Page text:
Pleased to be Coming Home

Media Appearances, Housing Affordability, Frontier Centre

Cam and Crystal Hamilton are coming home from Alberta. They are part of a growing number of ex-pats lured back by affordable housing and job opportunities.

Hamilton finished his studies as an architectural technician in 2000.

“I applied for jobs in Regina and Saskatoon and had no offers. I didn’t even have to apply for a job in Edmonton and I got one,” he said.

He moved to Edmonton to work and Crystal followed, marrying a year later. The couple said they enjoyed Edmonton but noted Regina has changed since they left.

The birth of their son Brady made them want to be closer to family in Regina. Cam began the hunt for a career in Saskatchewan.

“There’s so many jobs available now. He had four interviews in November and was offered all four jobs,” she said.

He took a job in Regina with Brownlee Beaton Kreke, a consulting firm and returned to Regina last January. The favourable housing market sweetened the deal.

“Being able to pay off all our debt when we moved here was nice. We profited from the sale of our home in Edmonton,” she said.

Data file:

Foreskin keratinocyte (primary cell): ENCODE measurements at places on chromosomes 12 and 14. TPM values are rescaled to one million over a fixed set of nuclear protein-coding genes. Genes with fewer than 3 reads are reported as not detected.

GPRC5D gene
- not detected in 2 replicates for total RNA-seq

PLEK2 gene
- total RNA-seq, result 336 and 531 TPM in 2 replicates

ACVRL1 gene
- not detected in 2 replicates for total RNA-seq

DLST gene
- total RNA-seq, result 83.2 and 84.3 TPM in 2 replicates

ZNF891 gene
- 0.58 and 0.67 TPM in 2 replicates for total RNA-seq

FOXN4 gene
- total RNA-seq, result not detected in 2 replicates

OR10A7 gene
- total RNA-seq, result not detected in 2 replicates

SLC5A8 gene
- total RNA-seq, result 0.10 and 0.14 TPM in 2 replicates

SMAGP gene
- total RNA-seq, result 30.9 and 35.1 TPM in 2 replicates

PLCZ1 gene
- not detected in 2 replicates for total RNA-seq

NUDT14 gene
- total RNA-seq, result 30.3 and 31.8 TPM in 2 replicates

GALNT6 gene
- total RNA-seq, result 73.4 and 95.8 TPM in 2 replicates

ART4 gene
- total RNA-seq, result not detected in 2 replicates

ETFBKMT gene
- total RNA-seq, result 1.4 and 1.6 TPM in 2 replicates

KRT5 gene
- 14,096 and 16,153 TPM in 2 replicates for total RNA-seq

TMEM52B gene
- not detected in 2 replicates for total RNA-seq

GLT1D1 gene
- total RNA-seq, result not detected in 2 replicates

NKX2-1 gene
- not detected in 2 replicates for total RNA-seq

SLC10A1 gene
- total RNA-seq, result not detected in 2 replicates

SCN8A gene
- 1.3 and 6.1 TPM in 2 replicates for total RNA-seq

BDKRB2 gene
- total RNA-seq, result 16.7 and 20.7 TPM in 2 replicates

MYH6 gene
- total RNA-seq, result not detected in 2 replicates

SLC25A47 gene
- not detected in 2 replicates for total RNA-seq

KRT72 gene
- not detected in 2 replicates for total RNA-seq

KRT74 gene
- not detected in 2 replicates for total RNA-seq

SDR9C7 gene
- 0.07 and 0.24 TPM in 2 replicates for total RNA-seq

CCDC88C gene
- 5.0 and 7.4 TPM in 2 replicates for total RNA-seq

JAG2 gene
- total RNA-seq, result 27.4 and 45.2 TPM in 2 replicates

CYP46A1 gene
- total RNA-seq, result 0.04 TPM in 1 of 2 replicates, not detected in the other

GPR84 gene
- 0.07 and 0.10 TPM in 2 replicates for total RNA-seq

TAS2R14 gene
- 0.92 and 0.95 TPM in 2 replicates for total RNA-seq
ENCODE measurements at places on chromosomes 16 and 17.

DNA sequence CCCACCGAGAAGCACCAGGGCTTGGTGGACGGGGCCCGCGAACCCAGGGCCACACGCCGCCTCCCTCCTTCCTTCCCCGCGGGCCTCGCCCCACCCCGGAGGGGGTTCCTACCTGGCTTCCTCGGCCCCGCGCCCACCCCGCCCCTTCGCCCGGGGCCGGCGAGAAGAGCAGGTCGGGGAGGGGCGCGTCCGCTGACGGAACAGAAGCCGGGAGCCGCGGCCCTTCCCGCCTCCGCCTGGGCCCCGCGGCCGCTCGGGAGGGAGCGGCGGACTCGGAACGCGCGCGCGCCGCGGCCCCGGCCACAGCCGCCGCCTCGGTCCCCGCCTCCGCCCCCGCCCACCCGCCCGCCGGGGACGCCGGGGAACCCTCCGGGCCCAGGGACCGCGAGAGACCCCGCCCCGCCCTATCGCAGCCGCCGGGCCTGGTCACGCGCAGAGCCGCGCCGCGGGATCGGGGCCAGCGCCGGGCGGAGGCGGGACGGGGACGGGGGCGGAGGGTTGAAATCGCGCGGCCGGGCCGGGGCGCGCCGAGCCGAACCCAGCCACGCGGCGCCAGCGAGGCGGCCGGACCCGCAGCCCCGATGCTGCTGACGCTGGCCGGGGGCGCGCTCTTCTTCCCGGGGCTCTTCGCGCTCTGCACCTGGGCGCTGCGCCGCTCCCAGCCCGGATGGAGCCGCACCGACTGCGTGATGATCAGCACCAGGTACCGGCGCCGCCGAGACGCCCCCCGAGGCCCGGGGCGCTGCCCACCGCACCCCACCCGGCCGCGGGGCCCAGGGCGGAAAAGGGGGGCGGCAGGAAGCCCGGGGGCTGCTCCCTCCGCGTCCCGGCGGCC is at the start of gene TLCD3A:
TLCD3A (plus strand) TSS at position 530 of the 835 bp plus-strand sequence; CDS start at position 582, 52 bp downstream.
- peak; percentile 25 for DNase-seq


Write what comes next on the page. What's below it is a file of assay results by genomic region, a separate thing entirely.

Re/Max’s Affordability Report said the average price for a house in February in Regina was $126,000.

That compares to $313,000 in Edmonton or $385,000 in Calgary. Regina was named “most affordable place to live in Canada,” according to the Frontier Centre for Public Policy.

“Last year and this year I’ve had clients moving back. It’s because of jobs and family,” said Rob Nisbett, a broker with Re/Max.

He’s noticed a growing trend of people returning to Saskatchewan and sees an upswing in real estate investment.

“There’s a whole new attitude about our province and city. I have always firmly believed people would move back if jobs were available,” he said.

More than 250 homes sold for $33 million, February records in home sales were crushed, according to the Association of Regina Realtors.

Regina’s housing market has enjoyed more than 25 years of steady and solid growth, free from booms, busts and speculation, according to Gord Archibald, the executive officer of the association.

Re/Max’s Nisbett was optimistic about the future. He said the provincial government will likely lower the PST further and predicted more investment in real estate.

For little Brady Hamilton, living in Regina means he gets to see grandma and grandpa more often.

“It’s been nice to see friends and family,” said Cam Hamilton, “We knew when we came back we’d like it.”